Donald Trump earned billions in free publicity during the 2016 election, defeating a crowded field of more experienced rivals to win the nomination and then the presidency.
So far, none of the people seeking to replace him are trying the same strategy.
Nine of the 23 Democratic presidential candidates took the stage at the Poor People’s Campaign forum in Washington Monday, the latest cattle-call event in which the historically crowded field failed to make a splash.
Even with several candidates struggling to break out of the bottom tier in polling, they stuck to the script, discussing their policy proposals and between the lines promising a return to normalcy if elected.
“In 2016 we got the ‘Hunger Games,’ and, look, we’re paying the price for those showy tactics. It’s a question of, do we want showmanship or leadership?” California Rep. Eric Swalwell, one of the presidential candidates, told TIME after the event. “I submit that most of our candidates are pretty serious and would bring leadership. These are serious issues, and we’ll leave the showmanship to the president, and it will be a one-term presidency.”
To be sure, Trump had a few advantages in 2016: as a reality TV star and longtime cable news guest, he had little trouble getting booked; his ideological flexibility and willingness to brush aside political norms meant he was always surprising; and the Republican grassroots liked his brash approach.
Trump’s remarks were sometimes sexist and racist, which only fueled further publicity, and his success spurred others in the field to even-more dramatic remarks, with Wisconsin Gov. Scott Walker pledging to “wreak havoc” on Washington, Florida Sen. Marco Rubio mocking Trump’s hand size and South Carolina Sen. Lindsey Graham calling Trump a “jackass.”
By contrast, many of the Democratic contenders are relative unknowns looking to persuade voters upset by Trump’s norm-breaking behavior, and the Democratic grassroots wants to hear serious policy solutions for major problems.
Monday’s forum — which was not intended to be solely a Democratic event — showcased the difference. Before the event began, organizers encouraged people in the audience to put their phones away and take notes on what the speakers were saying.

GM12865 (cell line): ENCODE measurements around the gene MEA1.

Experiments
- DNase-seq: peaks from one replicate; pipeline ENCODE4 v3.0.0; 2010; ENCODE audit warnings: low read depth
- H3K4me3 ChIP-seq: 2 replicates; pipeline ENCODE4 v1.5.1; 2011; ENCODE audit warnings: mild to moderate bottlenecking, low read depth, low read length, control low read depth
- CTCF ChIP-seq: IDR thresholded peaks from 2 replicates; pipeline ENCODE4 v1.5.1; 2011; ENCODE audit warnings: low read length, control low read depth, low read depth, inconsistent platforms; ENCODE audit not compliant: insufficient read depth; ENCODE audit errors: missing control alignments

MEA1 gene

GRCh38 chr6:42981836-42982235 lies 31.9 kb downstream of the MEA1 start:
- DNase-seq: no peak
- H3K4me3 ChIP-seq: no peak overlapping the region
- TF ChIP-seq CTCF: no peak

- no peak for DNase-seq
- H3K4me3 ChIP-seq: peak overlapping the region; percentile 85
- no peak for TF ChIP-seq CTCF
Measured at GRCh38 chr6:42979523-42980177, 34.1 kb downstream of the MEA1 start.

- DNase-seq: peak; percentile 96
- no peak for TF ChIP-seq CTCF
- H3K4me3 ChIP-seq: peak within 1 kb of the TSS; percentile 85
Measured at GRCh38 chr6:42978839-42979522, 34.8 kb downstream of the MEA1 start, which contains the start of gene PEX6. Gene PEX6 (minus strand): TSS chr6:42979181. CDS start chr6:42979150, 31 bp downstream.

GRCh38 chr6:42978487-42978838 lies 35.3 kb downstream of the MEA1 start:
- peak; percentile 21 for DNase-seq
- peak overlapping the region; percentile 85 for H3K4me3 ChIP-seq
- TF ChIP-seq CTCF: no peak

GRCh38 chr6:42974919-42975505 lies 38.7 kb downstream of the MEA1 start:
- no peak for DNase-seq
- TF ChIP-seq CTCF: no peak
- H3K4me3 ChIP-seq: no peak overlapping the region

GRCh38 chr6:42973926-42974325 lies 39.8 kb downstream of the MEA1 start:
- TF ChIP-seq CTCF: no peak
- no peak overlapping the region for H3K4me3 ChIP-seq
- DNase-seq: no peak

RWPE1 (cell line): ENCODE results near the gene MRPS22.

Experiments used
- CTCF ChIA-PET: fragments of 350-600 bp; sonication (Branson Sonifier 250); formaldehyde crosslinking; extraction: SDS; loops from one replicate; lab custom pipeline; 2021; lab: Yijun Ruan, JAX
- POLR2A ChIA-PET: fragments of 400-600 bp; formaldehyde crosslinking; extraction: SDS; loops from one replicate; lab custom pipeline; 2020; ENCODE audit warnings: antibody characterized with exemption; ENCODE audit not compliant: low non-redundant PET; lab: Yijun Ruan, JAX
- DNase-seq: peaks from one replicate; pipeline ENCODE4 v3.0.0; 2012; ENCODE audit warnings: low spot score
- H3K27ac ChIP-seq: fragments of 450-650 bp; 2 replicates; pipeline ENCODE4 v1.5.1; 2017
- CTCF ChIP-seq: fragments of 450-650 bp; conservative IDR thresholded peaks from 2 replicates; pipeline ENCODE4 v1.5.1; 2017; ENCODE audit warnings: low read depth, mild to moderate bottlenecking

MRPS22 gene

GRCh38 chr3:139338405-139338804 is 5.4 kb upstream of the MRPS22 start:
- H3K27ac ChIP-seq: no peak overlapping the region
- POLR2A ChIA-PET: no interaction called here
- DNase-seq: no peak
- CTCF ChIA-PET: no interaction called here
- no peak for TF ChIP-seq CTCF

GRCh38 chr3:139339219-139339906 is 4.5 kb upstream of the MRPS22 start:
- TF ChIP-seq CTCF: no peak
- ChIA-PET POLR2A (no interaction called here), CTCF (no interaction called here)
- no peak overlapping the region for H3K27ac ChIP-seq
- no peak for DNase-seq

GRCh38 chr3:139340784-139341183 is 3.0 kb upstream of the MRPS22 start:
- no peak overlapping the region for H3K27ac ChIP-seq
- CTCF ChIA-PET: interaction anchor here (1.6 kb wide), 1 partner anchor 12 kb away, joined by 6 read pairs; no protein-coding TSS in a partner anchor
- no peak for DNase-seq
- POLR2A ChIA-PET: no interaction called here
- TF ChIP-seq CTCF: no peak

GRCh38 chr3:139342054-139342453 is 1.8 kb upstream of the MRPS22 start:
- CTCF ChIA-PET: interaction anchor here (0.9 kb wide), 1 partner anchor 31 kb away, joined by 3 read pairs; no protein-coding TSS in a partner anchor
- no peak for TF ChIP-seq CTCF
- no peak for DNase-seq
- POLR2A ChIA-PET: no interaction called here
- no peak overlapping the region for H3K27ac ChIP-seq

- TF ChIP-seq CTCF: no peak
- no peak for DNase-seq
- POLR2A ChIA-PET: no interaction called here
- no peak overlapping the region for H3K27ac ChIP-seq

Candidates there spent time addressing everything from climate change and the disproportionate effect it has on low-income individuals, to military spending and how they would instead use some of those federal dollars. Massachusetts Sen. Elizabeth Warren said she would be OK with getting rid of the filibuster if Republicans kept using it as an obstructionist tool, and Vermont Sen. Bernie Sanders repeated his support of voting rights for incarcerated felons.
They even held off on any direct criticism of former Vice President Joe Biden — who said that if he’s the nominee he thinks he can win Georgia, North Carolina, South Carolina and possibly even Florida and Texas — who was the first speaker at the event and has so far been the breakaway frontrunner in polls.
The focus on issues has come as a relief to many voters planning on supporting a Democrat.
“The way that I’m feeling as a voter I think that, that whole showboat — we’ve already seen that, and that kind of got us to where we are, and it’s kind of a turnoff at this point, at least for me,” said Vidale Watson, 23, of Washington. “The whole showboating, and have to be the fly, like cool one, the joke-iest one of all, I don’t think that’s what we want to see anymore.”
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